Types of Underwater Welding

The process of welding, at high pressure environments is referred to as Hyperbaric Welding. This one is the situation when we are going to weld under water. There are two methods to conduct underwater welding; dry (inside the dry safe chambers) referred to as dry hyperbaric welding procedure and wet (welding in presence of water) usually known as underwater welding procedure. If you want to be aware of about what are the techniques that are normally applied for underwater welding, then you are at right place. Below is the briefing on about ‘what are the underwater welding types and their concerning information?’


Under Water Welding

The direct introduction of arc in water, in order to join the material underwater. Specially designed equipment is applied for this job; including water proof electrodes and power supply system. A welder dives into the water to weld and directs the operator to open or cut off the current supply when required. In this process an arc produced from torch, enables to heat welding electrode and work metal and facilitates the transfer of molten droplets through gas bubbles. Slag formation as a result of flux melting, helps to monitor the cooling rate as required in underwater conditions.

                In order to achieve sound and quality welds, dry hyperbaric welding procedure is preferred to underwater welding. Because in later case it is difficult to ensure the quality control requirements. However research has made it possible by some sort of non-destructive examination techniques.

Hyperbaric Welding

Use of dry chambers to provide safe and isolated environment to weld underwater. These specially designed chambers provide not only a pleasant environment to breathe in but also a clean environment by regular discharge of hazardous gases, which are produced as a result of welding procedure. All types of arc welding process; Tungsten Inert Gas welding, Shield Metal Arc Welding, Metal Inert Gas Welding, Flux cored Arc Welding, can be utilized in this technique but on the other hand, elevated pressure may cause problems. Thus hyperbaric welding process is limited to particular depth of water where a welder can sustain himself to operate easily without any operational problem (happens at elevated pressure).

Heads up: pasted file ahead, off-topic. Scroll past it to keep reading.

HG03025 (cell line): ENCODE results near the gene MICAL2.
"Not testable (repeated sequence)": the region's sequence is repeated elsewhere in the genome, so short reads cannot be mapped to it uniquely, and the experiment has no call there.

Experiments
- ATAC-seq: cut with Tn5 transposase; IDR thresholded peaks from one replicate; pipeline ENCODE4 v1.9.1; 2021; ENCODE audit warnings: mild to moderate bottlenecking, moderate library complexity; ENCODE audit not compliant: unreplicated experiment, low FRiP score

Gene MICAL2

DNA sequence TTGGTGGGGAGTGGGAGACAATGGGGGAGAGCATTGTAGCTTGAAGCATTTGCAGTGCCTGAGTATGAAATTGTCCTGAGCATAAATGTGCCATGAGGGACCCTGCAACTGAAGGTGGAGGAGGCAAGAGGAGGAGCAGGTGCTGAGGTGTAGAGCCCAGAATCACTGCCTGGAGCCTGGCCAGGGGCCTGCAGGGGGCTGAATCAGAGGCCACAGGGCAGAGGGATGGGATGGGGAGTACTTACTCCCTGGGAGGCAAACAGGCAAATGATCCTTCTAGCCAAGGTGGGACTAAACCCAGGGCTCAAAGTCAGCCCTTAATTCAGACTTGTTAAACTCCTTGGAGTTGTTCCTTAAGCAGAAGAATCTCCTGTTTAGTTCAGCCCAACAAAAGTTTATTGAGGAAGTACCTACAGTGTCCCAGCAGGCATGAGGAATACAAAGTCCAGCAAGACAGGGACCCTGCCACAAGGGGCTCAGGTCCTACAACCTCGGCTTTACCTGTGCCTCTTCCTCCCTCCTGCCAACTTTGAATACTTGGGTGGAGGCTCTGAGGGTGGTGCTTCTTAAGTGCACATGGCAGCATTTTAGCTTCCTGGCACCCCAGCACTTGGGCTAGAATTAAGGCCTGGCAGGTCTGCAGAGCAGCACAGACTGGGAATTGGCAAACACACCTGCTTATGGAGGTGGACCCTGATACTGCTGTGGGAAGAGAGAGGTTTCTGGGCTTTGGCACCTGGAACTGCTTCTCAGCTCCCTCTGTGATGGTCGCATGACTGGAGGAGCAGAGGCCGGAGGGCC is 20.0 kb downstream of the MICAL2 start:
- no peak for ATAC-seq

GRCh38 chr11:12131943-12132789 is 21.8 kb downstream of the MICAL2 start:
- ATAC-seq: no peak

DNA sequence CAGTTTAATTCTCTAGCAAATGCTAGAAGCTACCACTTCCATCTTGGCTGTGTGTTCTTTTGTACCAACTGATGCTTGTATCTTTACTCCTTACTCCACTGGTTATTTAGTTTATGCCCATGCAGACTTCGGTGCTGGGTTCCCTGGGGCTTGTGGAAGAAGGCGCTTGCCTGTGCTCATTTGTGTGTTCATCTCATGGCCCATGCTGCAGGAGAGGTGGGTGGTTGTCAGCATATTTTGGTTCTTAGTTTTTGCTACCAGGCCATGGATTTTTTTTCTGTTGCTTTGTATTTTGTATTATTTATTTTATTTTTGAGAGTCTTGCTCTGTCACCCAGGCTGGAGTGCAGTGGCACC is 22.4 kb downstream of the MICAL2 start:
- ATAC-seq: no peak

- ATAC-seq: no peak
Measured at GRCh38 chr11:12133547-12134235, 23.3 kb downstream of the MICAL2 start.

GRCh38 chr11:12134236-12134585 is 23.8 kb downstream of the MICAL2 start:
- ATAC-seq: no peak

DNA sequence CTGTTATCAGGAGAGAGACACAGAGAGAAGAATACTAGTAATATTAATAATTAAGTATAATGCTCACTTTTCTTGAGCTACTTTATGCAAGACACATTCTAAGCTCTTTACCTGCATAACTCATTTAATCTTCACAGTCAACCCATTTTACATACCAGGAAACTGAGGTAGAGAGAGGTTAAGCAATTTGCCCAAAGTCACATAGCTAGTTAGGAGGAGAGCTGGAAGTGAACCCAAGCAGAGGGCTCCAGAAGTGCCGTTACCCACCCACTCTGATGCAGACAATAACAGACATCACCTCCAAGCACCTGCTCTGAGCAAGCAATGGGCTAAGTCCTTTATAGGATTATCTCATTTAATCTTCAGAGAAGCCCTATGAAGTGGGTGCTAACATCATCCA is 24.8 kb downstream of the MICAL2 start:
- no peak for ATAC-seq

Dry-Wet Welding

Another type of underwater welding is Dry-Wet welding process in which the welder dives inside the water while the part to be welded, is enclosed in small dry chamber. In this technique, specially designed enclosures are being used to keep the welding equipment and components to be welded, in dry condition. Pressure of shielding gas is kept high as per requirement of working level in water in order to provide adequate protection and also to expel water out to avoid any contact.

Most commonly used arc process Gas Metal Arc Welding (GMAW), is applied for dry-wet technique to weld under water up to 120 ft. The welder can easily see and manipulate the arc in enclosures by properly adjustment of gun. Highly trained welders are required (both as a welder and diver) for dry-wet welding who must be aware of safety precautions and high pressure problems. This technique don’t require large expensive dry chambers like used in hyperbaric welding. On the other hand it also helps to provide more quality welds when compared to wet under water welding.


Under water welding is applied in marine applications and for the installation of offshore oil pipelines. It is also used to apply weld repair on massive ships inside the water. Well the process is easy to operate at shallow depth while it is found more onerous when the pressure increases at considerable depth.

Safety considerations for underwater welding

  • The hazards may be of greater extent in case of under water welding. A welder may be exposed to severe electric shock. For this, welding equipment must be waterproof and insulated, and a sound communication is required between welder and surface operator, to monitor the current supply.
  • An underwater welder must be fully trained with diving skills and complete awareness of diver’s diseases that may be caused by breathing in hazardous gases. The problem occurs when the concentration of dissolved inert gases into the body, is greater than equilibrium state, these gases tends to be come out with an indication of bubbles formation.  
  • A diver may experience the undesired effects of joint and muscle pain. Even the Decompression sickness may lead to death due to uncontrolled breathing gases. For this decompression procedure must be carefully monitored by using diving meter or computer.  







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